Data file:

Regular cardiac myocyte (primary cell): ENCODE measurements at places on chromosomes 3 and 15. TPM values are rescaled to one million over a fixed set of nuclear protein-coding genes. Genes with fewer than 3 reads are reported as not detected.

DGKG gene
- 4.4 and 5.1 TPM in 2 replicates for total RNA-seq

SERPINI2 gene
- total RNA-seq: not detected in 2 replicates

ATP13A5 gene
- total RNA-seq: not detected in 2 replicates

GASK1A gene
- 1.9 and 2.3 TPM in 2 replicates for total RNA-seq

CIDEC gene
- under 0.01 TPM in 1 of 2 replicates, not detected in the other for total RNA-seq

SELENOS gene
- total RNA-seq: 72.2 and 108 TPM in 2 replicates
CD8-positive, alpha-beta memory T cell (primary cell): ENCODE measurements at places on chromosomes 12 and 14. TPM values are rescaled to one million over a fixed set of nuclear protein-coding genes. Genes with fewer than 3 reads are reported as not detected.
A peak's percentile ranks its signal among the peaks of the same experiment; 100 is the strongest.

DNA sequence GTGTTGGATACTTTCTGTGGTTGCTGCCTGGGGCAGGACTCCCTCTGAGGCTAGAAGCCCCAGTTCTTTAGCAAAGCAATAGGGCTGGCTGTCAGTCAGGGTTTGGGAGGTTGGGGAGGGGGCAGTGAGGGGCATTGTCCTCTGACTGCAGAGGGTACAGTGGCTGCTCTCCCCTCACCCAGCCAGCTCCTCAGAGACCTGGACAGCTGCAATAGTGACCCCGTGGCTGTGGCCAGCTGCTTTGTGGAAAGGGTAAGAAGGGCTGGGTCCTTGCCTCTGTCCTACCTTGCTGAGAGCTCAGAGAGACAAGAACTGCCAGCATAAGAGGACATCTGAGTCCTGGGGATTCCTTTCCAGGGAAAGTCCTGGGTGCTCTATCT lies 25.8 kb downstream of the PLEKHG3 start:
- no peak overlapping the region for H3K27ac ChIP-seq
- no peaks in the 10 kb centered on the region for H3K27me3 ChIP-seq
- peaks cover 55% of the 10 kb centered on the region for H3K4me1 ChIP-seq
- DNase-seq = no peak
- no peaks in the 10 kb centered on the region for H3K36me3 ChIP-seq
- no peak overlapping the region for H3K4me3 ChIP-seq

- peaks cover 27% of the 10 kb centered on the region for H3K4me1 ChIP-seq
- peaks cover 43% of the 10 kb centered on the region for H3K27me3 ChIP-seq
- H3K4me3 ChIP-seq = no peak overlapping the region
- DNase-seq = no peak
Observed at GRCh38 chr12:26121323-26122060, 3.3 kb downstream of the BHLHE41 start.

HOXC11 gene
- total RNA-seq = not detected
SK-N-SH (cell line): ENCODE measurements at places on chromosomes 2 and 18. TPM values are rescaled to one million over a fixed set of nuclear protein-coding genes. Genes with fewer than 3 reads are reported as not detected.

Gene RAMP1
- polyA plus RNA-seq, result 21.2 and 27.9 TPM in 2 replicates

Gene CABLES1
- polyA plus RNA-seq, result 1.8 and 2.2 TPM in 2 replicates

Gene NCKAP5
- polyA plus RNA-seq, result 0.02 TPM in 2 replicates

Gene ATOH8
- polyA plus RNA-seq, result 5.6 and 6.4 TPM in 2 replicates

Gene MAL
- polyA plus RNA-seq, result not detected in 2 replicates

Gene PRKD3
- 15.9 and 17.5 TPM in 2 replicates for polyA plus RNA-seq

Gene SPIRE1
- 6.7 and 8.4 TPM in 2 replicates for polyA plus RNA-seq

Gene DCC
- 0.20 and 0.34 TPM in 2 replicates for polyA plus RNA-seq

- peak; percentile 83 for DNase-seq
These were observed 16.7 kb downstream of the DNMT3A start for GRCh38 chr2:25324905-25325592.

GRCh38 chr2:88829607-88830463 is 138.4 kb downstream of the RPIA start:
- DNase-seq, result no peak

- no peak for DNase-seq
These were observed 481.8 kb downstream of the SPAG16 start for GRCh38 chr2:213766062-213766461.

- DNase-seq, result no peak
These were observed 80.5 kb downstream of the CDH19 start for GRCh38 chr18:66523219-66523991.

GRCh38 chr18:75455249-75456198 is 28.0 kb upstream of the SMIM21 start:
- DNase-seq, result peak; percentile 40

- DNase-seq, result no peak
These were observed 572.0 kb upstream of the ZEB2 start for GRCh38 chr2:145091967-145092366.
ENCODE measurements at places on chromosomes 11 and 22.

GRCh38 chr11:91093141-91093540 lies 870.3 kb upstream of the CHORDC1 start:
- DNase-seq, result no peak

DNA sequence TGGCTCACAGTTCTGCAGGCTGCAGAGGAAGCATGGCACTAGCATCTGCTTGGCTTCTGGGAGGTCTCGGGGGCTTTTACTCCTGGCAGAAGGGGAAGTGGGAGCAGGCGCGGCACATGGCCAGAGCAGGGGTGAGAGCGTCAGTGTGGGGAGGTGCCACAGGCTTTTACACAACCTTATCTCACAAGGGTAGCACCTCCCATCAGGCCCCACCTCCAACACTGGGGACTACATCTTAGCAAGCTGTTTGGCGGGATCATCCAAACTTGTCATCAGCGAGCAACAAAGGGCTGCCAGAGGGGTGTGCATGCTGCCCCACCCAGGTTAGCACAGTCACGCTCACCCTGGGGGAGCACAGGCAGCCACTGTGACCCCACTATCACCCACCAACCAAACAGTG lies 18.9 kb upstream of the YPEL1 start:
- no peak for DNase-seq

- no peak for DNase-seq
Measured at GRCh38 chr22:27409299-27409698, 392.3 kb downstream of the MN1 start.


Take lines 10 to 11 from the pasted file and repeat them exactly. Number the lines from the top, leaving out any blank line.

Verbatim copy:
CIDEC gene
- under 0.01 TPM in 1 of 2 replicates, not detected in the other for total RNA-seq